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Welcome from Bruce Beck


Dr. M. Bruce Beck
Professor and Eminent Scholar
mbbeck@uga.edu
706-542-0947
706-542-0857 (fax)

Room 4-102
Warnell School of Forest Resources
University of Georgia
Athens GA 30602-2152

 

Welcome!

I cannot tell, of course, how you might have arrived at this website. But let me say something of how it would strike me, had I come upon it from afar — by way of a confession, in fact.

A Confession ...

Three things trouble me.

The first is obvious and perhaps trivial. What I want to say here should be described as "under construction" in this idiom of the website. The other two things troubling me are neither obvious nor trivial.

When asked to give an account of what our program does, I often find that, first, I cannot remember all of it in a succinct manner and, second (just as often), I sense the attention of my questioner tailing away, as I recite a sequence of subject titles — I can discern — of rapidly declining relevance to them.

I am hoping this is in the nature of our program (not any failing on my part). For the program is not easily bounded. It is by no means contained within the University of Georgia or embodied physically in the sum total of the persons and equipment/facilities gathered around me in the confines of the Warnell School of Forest Resources. This is an extensive program (the image comes to mind of the rambling tangles hereabouts in Georgia of kudzu — a riotous vine, in my opinion). I know that the content of the accompanying set of inter-mingling networks, stretching around the globe (and bringing the world, thereby, into my office) may stray well outside your particular interest. That troubles me, and my struggle in composing this website is to make as much of it of interest as possible, given that you have been determined enough to reach this point.

All this, I think, is in the nature of "being inter-disciplinary".

Kuduz eats house

From Chelating Agents to Cultural Theory

The work we do simply cannot be easily pigeon-holed. It cannot be cast, we all know, within the regular mold of a single, focused university departmental structure. I am not even sure it can be articulated entirely within the customary complex of the research-funding agency, the university, and, as appropriate, the concerned industrial/commercial sector. For my agenda of research and instruction, I am finding increasingly that intellectual leadership resides in the thinking of corporate leaders, their entourages of consultants, the directors of international associations, and the like.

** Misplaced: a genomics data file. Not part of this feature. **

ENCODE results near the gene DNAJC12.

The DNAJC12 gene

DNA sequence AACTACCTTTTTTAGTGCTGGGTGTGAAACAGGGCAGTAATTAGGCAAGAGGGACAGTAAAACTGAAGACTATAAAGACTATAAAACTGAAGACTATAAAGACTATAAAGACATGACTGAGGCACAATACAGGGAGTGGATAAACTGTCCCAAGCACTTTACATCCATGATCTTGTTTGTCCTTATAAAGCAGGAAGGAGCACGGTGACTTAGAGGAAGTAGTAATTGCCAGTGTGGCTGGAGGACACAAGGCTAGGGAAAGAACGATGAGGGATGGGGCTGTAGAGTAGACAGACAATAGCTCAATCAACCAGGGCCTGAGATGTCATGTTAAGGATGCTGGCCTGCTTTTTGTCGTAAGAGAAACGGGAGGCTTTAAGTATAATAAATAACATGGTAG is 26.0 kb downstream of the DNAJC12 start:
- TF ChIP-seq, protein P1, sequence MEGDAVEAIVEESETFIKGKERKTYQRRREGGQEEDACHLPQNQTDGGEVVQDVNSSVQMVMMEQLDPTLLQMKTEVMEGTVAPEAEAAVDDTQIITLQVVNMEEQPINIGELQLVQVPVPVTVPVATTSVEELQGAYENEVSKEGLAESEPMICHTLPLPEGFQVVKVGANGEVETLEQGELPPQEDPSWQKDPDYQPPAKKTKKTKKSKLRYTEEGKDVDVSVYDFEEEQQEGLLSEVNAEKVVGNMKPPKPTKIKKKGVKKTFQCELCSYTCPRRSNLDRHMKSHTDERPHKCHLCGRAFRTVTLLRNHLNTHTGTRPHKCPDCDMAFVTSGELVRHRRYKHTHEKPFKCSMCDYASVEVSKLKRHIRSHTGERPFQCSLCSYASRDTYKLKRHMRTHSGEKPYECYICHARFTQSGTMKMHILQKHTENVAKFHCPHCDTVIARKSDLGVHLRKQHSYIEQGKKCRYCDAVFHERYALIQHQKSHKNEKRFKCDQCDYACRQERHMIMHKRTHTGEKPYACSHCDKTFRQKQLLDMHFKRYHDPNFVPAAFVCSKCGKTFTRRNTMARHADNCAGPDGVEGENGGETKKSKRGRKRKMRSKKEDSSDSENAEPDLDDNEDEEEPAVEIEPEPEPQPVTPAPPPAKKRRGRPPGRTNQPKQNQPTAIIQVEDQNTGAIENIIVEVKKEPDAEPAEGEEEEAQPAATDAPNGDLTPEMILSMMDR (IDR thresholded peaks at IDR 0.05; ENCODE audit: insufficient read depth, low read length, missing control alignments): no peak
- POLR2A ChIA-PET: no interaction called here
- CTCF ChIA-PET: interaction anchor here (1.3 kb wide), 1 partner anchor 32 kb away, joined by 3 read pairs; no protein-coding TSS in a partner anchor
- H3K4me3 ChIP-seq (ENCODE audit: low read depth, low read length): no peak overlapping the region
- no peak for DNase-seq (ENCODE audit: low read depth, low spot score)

In any case, I have organized this website both as an expression of a whole — that is why there is a lot of it — and as a site where you can dip into the mono-disciplinary bit of interest to you, without getting bogged down in the clutter of all the other parts of the whole. Yet, when it comes to our current research projects, I have written and composed these in a "joined-up" way, so that you might be tempted to read on, beyond your own subject.

We need to weave together in a seamless manner the topics of, say, chelating agents and Cultural Theory, so that neither the geochemist nor the anthropologist is troubled by his/her encounter with the other's disciplinary specialism, if this is what the problem at hand demands — as it did in our work on Lake Lanier. Such weaving together requires just one pair of hands, in the end, to achieve a pleasing result. One individual, with rather copious amounts of time, will have to mix the intellectual glue (to change the metaphor), apply it to all the disciplinary parts, and allow curing sufficient for the bond to hold fast.

I believe what I am trying to express here may come to suffuse university life and academic enquiry in the future. If I am wrong about this, for it does seem a bit half-baked, please e-mail us (on yearwood@uga.edu). We are always interested in feedback. Otherwise, just click here ["A Program of Graduate Instruction"] for a continuing dialog on what — for me — constitutes "being inter-disciplinary".

M Bruce Beck